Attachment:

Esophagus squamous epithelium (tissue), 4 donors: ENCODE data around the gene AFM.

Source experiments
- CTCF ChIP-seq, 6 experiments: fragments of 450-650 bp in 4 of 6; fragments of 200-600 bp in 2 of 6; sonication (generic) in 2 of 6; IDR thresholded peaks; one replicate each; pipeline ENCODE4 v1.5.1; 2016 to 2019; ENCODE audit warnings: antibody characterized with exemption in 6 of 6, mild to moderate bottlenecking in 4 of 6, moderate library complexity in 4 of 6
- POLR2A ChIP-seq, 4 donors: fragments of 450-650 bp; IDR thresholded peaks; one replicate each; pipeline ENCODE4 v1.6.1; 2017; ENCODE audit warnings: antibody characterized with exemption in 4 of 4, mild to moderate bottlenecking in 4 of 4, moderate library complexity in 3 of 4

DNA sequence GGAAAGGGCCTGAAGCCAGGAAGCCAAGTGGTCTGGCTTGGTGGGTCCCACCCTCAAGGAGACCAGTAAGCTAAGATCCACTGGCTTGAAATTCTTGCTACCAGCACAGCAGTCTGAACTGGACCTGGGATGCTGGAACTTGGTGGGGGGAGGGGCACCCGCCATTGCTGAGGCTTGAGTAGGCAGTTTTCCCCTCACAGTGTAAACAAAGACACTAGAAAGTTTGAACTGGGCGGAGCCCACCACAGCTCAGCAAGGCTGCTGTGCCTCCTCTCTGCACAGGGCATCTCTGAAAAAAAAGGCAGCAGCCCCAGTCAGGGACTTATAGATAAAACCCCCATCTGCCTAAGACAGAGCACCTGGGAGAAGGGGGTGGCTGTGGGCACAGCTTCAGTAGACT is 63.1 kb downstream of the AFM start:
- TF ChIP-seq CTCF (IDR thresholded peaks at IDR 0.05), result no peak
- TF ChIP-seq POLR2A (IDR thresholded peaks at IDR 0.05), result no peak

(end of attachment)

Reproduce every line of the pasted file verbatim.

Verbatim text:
Esophagus squamous epithelium (tissue), 4 donors: ENCODE data around the gene AFM.

Source experiments
- CTCF ChIP-seq, 6 experiments: fragments of 450-650 bp in 4 of 6; fragments of 200-600 bp in 2 of 6; sonication (generic) in 2 of 6; IDR thresholded peaks; one replicate each; pipeline ENCODE4 v1.5.1; 2016 to 2019; ENCODE audit warnings: antibody characterized with exemption in 6 of 6, mild to moderate bottlenecking in 4 of 6, moderate library complexity in 4 of 6
- POLR2A ChIP-seq, 4 donors: fragments of 450-650 bp; IDR thresholded peaks; one replicate each; pipeline ENCODE4 v1.6.1; 2017; ENCODE audit warnings: antibody characterized with exemption in 4 of 4, mild to moderate bottlenecking in 4 of 4, moderate library complexity in 3 of 4

DNA sequence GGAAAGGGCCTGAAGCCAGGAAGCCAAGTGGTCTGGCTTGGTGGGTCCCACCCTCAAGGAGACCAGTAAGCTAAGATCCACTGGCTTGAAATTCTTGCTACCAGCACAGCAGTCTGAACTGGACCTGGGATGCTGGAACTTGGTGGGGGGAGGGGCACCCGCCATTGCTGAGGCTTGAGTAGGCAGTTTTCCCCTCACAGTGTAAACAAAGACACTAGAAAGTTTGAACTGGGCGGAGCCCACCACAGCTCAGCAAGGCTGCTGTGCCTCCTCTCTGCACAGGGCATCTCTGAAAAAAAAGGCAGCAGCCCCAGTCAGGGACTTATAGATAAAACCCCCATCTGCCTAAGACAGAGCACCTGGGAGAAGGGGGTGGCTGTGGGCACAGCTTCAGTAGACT is 63.1 kb downstream of the AFM start:
- TF ChIP-seq CTCF (IDR thresholded peaks at IDR 0.05), result no peak
- TF ChIP-seq POLR2A (IDR thresholded peaks at IDR 0.05), result no peak